Archdiocese of Louisville parishes may begin using the chalice at Masses the weekend of Corpus Christi, June 10-11. Distributing the Blood of Christ to the congregation was suspended in the archdiocese after the COVID-19 pandemic began.
Archbishop Shelton J. Fabre announced the change in a letter to priests March 23.
“While COVID-19 remains with us, the time that has passed and the vaccines that have been offered have greatly diminished the impact on most of our population. Transmission rates remain low in our state, and many dioceses have, by this point, returned to the distribution of Communion from the chalice without any significant impact on community health. I think it is time for us to do so also,” he wrote in the letter.
In each parish, it is the pastor’s decision to distribute the Precious Blood; Archbishop Fabre urged them to return to it.
“I strongly encourage all of you to return to the distribution of Communion under both forms, especially on Sundays, and to take advantage of this opportunity to remind the faithful about the precious gift of Jesus that we have been given in the Holy Eucharist,” he wrote.
Between now and the feast of Corpus Christi, the archbishop wrote, parishes will have time to “offer parish leaders and parishioners catechesis on the importance of reception of Holy Communion under both kinds, as well as renewing the faithful’s full understanding of receiving Holy Communion at Mass.”
In the coming weeks, the Office of Worship and the Office of Faith Formation will develop and share catechetical materials, homily suggestions, bulletin inserts and other materials to help prepare staff and parishioners. Parishes can expect to receive materials by late April. Catechesis on the return to the chalice and on holy Communion, in general, will also be provided in The Record with a series of articles beginning in mid to late April and a series of “teaching editorials” each week in June.
“We cannot underestimate how important this (catechesis) is,” said Art Turner, director of the Office of Faith Formation. “If we have the attitude that, ‘Oh, people will pick it up,’ we’re going to fall flat.”
“I strongly encourage all of you to return to the distribution of Communion under both forms, especially on Sundays, and to take advantage of this opportunity to remind the faithful about the precious gift of Jesus that we have been given in the Holy Eucharist.”Archbishop Shelton J. Fabre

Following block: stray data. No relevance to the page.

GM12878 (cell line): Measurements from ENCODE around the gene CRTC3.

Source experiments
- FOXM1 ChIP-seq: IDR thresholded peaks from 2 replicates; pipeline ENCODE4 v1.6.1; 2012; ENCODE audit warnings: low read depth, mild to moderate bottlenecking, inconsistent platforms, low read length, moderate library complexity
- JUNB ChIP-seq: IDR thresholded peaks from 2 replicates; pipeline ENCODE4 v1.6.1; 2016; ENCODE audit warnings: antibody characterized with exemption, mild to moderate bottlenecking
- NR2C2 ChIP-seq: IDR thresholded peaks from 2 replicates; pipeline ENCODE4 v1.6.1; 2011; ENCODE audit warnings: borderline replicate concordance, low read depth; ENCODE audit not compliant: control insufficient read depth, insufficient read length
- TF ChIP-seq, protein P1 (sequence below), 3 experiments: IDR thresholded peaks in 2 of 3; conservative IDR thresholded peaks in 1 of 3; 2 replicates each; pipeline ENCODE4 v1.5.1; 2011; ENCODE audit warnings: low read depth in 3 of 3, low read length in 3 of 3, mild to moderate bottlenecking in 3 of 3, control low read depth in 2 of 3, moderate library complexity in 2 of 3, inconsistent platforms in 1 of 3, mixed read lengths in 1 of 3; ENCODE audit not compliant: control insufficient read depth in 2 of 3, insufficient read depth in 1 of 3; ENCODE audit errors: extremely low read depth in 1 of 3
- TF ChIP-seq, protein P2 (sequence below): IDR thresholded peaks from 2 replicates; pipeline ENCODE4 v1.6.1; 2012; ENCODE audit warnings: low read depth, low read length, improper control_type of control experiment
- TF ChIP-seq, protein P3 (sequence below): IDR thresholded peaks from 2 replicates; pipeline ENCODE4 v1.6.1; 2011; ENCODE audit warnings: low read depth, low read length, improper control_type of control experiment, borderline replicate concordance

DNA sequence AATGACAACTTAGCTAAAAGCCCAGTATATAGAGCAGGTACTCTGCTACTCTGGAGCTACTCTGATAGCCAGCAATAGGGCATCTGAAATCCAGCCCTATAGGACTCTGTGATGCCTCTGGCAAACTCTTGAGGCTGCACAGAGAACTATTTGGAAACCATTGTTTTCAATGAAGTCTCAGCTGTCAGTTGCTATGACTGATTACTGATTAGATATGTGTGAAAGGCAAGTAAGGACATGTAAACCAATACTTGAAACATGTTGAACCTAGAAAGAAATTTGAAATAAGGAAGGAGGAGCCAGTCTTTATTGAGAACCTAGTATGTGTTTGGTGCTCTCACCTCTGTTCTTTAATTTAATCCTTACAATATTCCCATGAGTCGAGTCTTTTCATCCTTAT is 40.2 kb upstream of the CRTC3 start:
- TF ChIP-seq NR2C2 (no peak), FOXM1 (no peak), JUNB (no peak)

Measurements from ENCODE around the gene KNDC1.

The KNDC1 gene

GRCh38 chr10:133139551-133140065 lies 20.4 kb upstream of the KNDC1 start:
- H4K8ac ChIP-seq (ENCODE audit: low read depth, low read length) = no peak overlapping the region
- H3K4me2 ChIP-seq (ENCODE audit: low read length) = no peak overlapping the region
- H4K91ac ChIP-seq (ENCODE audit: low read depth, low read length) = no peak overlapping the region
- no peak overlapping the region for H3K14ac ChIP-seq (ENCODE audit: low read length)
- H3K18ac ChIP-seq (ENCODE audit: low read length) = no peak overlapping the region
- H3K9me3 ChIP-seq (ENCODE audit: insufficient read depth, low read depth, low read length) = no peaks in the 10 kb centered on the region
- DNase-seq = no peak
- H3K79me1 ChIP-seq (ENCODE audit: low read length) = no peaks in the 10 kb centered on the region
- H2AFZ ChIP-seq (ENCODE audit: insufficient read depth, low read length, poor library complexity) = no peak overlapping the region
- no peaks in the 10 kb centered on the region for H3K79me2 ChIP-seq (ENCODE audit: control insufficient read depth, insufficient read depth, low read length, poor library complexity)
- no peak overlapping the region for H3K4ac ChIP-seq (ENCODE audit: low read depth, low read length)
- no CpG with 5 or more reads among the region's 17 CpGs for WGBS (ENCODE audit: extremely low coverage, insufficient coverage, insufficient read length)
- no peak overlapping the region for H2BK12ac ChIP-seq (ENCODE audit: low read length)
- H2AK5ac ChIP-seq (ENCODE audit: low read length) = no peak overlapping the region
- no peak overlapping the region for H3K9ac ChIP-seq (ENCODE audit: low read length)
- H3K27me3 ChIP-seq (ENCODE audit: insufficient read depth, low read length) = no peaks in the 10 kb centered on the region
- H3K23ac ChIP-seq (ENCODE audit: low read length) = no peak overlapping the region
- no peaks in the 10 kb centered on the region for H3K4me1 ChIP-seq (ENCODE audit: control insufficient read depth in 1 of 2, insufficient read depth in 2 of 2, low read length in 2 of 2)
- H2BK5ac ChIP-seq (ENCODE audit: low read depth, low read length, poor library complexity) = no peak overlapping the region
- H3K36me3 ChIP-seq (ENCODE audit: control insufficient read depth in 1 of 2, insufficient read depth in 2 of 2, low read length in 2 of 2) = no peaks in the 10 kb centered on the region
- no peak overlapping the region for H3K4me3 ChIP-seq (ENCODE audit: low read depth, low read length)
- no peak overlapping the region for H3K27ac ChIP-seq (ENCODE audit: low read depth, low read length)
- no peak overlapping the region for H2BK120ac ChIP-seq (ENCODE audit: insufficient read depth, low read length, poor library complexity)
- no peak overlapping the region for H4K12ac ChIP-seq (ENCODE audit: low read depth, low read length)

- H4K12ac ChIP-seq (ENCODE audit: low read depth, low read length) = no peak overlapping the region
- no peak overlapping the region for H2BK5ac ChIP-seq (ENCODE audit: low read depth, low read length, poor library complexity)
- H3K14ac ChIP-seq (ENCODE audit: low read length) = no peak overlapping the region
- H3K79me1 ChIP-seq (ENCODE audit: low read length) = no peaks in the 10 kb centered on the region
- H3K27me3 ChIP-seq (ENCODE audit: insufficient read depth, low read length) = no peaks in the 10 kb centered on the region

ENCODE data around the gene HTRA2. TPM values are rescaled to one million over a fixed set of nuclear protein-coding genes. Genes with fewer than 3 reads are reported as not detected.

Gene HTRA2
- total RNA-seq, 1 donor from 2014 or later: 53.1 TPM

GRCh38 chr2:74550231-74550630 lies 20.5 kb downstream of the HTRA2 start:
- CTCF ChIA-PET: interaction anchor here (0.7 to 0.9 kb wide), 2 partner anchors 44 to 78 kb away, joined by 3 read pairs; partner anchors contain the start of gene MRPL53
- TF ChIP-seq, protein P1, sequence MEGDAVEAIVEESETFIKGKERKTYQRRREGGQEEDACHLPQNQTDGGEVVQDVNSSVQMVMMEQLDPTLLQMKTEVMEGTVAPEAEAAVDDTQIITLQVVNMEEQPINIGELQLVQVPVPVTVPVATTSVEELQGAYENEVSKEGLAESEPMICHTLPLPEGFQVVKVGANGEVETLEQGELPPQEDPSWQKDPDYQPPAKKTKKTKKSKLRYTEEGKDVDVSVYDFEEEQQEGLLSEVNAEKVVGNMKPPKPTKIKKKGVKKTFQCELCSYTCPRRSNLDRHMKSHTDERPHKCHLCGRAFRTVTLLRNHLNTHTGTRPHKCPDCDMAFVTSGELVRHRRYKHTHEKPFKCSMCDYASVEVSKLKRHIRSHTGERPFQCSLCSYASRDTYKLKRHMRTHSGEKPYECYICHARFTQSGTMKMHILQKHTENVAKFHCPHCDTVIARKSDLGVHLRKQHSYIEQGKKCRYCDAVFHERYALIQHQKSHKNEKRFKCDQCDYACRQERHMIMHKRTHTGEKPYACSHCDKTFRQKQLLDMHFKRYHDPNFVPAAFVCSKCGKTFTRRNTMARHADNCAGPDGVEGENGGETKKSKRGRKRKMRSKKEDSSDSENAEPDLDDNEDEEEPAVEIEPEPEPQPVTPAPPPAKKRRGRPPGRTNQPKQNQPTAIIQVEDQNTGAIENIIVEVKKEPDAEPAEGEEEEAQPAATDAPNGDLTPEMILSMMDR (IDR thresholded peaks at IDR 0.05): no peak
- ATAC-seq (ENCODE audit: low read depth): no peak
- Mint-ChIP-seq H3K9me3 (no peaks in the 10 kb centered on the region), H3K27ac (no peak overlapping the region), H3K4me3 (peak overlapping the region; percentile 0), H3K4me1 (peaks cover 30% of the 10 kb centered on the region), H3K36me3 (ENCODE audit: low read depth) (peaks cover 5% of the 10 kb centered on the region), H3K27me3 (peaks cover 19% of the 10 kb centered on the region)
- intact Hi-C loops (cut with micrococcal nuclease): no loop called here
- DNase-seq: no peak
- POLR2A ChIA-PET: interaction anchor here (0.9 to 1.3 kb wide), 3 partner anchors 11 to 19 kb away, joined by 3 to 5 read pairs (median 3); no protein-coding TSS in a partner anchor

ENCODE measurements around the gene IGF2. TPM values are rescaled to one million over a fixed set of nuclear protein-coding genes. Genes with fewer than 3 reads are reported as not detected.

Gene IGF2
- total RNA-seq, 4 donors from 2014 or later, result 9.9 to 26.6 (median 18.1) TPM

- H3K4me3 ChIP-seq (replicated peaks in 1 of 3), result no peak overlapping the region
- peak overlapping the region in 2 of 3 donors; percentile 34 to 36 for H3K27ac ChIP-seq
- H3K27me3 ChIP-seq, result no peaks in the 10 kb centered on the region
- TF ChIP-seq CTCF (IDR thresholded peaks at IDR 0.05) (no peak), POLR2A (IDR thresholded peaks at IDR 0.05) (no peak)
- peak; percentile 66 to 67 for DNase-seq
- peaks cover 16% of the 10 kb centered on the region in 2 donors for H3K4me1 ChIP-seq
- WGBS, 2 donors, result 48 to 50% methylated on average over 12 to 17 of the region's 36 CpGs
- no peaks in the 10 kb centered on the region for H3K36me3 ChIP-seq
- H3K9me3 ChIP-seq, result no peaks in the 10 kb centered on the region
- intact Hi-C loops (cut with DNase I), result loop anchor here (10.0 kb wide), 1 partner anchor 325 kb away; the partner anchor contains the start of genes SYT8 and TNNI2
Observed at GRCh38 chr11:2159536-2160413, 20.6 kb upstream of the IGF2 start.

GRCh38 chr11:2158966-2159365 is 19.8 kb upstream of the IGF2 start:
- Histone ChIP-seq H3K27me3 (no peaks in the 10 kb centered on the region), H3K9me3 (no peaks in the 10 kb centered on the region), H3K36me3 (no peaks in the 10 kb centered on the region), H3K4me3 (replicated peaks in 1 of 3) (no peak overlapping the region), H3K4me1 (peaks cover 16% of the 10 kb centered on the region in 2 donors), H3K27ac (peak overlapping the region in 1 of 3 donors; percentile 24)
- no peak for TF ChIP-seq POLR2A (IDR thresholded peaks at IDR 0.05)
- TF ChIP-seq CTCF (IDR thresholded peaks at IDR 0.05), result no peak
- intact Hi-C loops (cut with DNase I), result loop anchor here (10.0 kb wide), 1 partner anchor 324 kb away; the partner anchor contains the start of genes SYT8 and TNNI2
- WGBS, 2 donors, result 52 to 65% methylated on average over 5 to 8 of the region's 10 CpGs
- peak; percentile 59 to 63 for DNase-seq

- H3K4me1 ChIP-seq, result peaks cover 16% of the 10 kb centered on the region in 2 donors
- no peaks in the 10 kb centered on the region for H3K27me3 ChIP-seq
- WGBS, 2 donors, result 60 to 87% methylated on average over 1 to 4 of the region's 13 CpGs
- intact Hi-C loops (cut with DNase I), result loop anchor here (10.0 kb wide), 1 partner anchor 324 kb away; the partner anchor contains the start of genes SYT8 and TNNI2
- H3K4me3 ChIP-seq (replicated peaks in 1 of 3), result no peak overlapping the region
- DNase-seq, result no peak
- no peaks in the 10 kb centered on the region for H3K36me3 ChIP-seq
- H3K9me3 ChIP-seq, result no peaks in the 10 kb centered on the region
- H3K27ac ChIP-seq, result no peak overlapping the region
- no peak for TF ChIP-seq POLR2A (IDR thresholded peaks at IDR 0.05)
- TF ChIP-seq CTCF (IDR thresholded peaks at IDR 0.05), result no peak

He noted that in the past three years, hundreds of adults and children have come into the church or made their First Communion without ever receiving Communion from the chalice.
“In the kid world, three years is a lifetime,” Turner said. His office is preparing catechetical materials for Catholic schools and parish religious education programs, as well as resources for adult formation.
Ultimately, he said, he hopes the catechesis will help Catholics reflect on the Eucharist and what it means in their lives, asking themselves: “Is my relationship with Jesus, is what I do connected to the Eucharist? Is it the source and summit of who I am as a Catholic?”
While returning to the chalice is strongly encouraged, it is not required, noted Dr. Karen Shadle, director of the Office of Worship.
The archbishop’s letter encourages priests to reassure people who are ill, infirm or who have compromised immune systems that “Jesus Christ is truly and wholly present under both species of bread and wine.”
Shadle explained, “The church teaches that Jesus is fully present … in the smallest crumb of bread or the smallest drop of wine. It remains perfectly fine to bypass one.”
But, she said, receiving holy Communion under both species “is a ‘fuller’ sign.”
“The church also teaches it is an important sign of the death and resurrection of Jesus because he gave his body and his blood. It is an important sign to have both,” she said.
The “General Instruction of the Roman Missal” puts it this way, according to the archbishop’s letter: Holy Communion “has a more complete form as a sign when it is received under both kinds. For in this matter of reception, the Eucharistic banquet shines forth.”
For those concerned about health risks associated with the chalice, Shadle said the archdiocese has closely monitored other dioceses that have already returned to the chalice and no outbreaks of disease have been reported as a result.